In today's market, the choice for consumers has increased manifold with increased in the range
of models. Under such circumstances, choosing an appropriate product that fits one's value propositions has become all the more important. There is no denying the fact that choice making
has become very important task for a buyer, but it often does not end with that. There are additional things that they want to know before / after they buy a product. Today's marketplace is driven by
the emergence of the "Green Consumer" or "Environmentalism" and will become even more responsive to products and services promising environmental responsibility well into the 21st Century.
Today's consumers are more concerned more than ever about the environmental impact of products they buy. Pragmatic consumers purchase those products and packages that can be
recycled or otherwise safely disposed off in their communities. As a result, the number of industries under fire from environmentalists has grown very rapidly. Green Consumerism has helped to spur significant shifts in
the way in which some industries view the environmental challenge.
Although green consumers express their environmental concerns in individual ways, they are motivated by universal needs. (See exhibit 1) these needs translate
into new purchasing strategies with implications for the ways product are developed and marketed.
Exhibit – 1
Green consumer psychology and buying strategies
Terms such as "recyclable", "biodegradable", "environmentally friendly," "Sustainable,"
"Compostable" and "bio-based" are the latest buzzwords which green consumers looks for when they buy products. The broad scope of these buzzwards suggests that green consumers scrutinize products
at every phase of their life cycle, from raw material procurement, manufacturing and production straight through to product reuse, repair, recycling and eventual disposal (Refer exhibit II). While in use attributes continue to be
of primary importance, environmental shopping agendas now increasingly encompass factors consumers can't feel or see. They want to know how raw materials are procured and where they come from, how food is
grown, and what their potential impact is on the environment once they land in the trash bin.
EXHIBIT – II
GREEN PURCHASING BUZZWORDS
The success stories of companies from developed countries like P & G, Compaq, Macdonalds,
Pepsi, Stonyfield, Toyata, 3M, Phillips, have set the ball rolling and paved a new way to do business for conscious and demanding Green Consumer.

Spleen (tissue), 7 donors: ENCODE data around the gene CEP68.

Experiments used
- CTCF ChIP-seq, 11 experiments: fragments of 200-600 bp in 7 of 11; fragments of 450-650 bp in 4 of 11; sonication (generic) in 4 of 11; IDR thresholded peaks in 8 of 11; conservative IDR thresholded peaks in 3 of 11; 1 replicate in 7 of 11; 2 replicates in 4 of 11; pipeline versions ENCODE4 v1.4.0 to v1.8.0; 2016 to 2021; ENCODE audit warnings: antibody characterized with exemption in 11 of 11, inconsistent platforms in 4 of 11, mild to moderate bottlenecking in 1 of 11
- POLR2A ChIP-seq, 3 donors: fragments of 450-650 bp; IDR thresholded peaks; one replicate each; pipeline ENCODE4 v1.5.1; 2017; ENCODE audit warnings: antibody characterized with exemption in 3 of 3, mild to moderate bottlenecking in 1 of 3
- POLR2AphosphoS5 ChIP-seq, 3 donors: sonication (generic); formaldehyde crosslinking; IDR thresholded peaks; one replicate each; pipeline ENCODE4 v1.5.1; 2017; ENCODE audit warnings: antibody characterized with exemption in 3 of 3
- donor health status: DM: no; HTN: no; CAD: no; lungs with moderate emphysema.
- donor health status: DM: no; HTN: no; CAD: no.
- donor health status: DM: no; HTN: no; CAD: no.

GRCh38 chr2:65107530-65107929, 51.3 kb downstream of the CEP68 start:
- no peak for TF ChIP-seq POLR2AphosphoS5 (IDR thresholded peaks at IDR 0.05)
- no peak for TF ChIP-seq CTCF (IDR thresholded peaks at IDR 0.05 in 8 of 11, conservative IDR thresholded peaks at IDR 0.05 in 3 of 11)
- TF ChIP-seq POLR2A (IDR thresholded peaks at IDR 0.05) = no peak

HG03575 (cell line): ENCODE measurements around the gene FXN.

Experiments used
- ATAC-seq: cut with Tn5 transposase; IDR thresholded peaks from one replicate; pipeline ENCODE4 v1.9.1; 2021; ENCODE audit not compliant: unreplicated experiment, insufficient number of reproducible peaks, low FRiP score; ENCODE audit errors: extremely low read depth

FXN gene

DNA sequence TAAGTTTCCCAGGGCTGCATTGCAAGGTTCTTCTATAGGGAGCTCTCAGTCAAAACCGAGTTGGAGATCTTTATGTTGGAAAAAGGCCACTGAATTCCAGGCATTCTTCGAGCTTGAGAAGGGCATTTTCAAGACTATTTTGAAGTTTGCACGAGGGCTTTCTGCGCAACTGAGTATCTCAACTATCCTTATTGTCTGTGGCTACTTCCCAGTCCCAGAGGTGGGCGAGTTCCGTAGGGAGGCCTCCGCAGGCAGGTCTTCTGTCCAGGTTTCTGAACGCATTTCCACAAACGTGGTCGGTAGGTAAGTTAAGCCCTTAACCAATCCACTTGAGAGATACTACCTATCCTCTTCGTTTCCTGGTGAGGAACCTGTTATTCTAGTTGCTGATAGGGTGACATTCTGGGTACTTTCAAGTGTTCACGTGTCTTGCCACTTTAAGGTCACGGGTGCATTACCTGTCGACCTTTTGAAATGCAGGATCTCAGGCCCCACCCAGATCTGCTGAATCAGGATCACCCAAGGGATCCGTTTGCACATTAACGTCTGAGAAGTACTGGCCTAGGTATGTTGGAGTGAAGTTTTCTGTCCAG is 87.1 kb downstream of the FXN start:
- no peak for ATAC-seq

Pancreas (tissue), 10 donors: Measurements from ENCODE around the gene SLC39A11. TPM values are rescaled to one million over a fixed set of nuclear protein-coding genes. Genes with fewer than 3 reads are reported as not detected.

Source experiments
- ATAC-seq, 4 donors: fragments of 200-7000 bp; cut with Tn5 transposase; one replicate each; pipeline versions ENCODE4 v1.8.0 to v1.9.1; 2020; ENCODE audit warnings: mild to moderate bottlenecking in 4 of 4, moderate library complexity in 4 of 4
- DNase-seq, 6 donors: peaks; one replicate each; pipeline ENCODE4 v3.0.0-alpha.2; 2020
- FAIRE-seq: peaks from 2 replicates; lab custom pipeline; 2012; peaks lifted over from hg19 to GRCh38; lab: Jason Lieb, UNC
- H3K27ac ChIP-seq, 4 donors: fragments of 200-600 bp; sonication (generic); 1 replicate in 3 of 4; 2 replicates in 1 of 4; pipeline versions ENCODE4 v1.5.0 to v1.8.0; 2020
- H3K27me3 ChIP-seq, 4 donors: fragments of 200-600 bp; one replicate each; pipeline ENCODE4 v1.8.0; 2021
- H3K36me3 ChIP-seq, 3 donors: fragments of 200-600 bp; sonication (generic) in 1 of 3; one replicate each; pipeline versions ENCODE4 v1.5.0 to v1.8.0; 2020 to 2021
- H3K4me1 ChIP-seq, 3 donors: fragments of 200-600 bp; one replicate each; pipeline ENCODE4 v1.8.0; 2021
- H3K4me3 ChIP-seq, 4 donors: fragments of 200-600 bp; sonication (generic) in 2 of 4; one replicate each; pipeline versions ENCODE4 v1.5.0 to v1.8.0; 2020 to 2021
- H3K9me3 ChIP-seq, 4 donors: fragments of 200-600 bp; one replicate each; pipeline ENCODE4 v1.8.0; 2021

Because of this transformation of consumers, companies have shifted their priorities from conventional marketing to what is called "Green Marketing". In fact some of the researchers have gone to the
extent of profiling green product purchasers, to know there demographic composition and market behaviour, thus marketing products according to these green segments liking,. Environmental marketing is
more complex than conventional marketing. It serves two key objectives:
(1) To develop products that have minimal impact on the environment and environmental compatibility with convenience.
Environmental sensitivity to both products attributes and its manufactures' track record for environmental achievement.
Successful green marketers no longer view consumers as people with appetite for
material goods but as human beings concerned about the condition of the world around them. The corporations that excel in green marketing are those that are basically pro-active in nature. These
organizations consider themselves to be interdependent with nature's processes. Outside they join hands environmental stakeholders in cooperative, positive alliances, and they work hand in hand with
suppliers and retailers to manage environmental issues throughout the value chain. Internally – cross functional teams convene to find the best possible holistic solutions to environmental challenges. These
companies essentially have a long term rather than short term orientation approach with an intention of not only making profits but also contributing to the society by socio cause-related marketing approach.
Although there are many companies who have started this approach, I would like to quote the example of Eastman Kodak's recyclable cameras. Eastman Kodak company introduced Kodak
fun-saver 35mm one time use camera, which were designed not to be discarded but to be recycled and re used after reimbursement to the consumer. In late 1996, the company reported that more than 80 million one time
use cameras had been recycled or reused saving 800 tractor loads of waste and also substantial savings in raw material and energy since 86% of each camera is reused, only the lens, battery and
packaging are new, everything else is reused.
1. The world commission on Environment And Development, Our Common Future - Oxford University
Press – 1987.
2. California Management review, Towards The Sustainable Corporation, Winter 1994 (P. 90-99)
3. "The Return of Roper's True – Blue Greens: Less is More" Green Market alert, Carl Frankel,
ed. Feb 1994.
4. "Environmental conference" : Green Marketing from a Marketer's perspective," Hayward, Susan, of Yankelovich, Clancy, and Shulman, Presentation to the AMA, October 1991
5. "Green Marketing and Management " – a Global perspective, John F. Wasik, Blackwell Publishers 1996.
6. "Environmental Marketing : Strategies, Practice , Theory and Research," Michael J
Polonsky and Alma T. Mintu Wimsatt, eds The Haworth Press, Inc, New York 1995.
7. "Green Marketing – Opportunity for Innovation," Jacquelyn A. Ottman, 2nd
Editions (P. 1 – 44)
8. "Green consumers in the 1990s: - Profile and implication for advertising," James A Roberts, Baylor University, Journal of Business Research Vol.36. P.226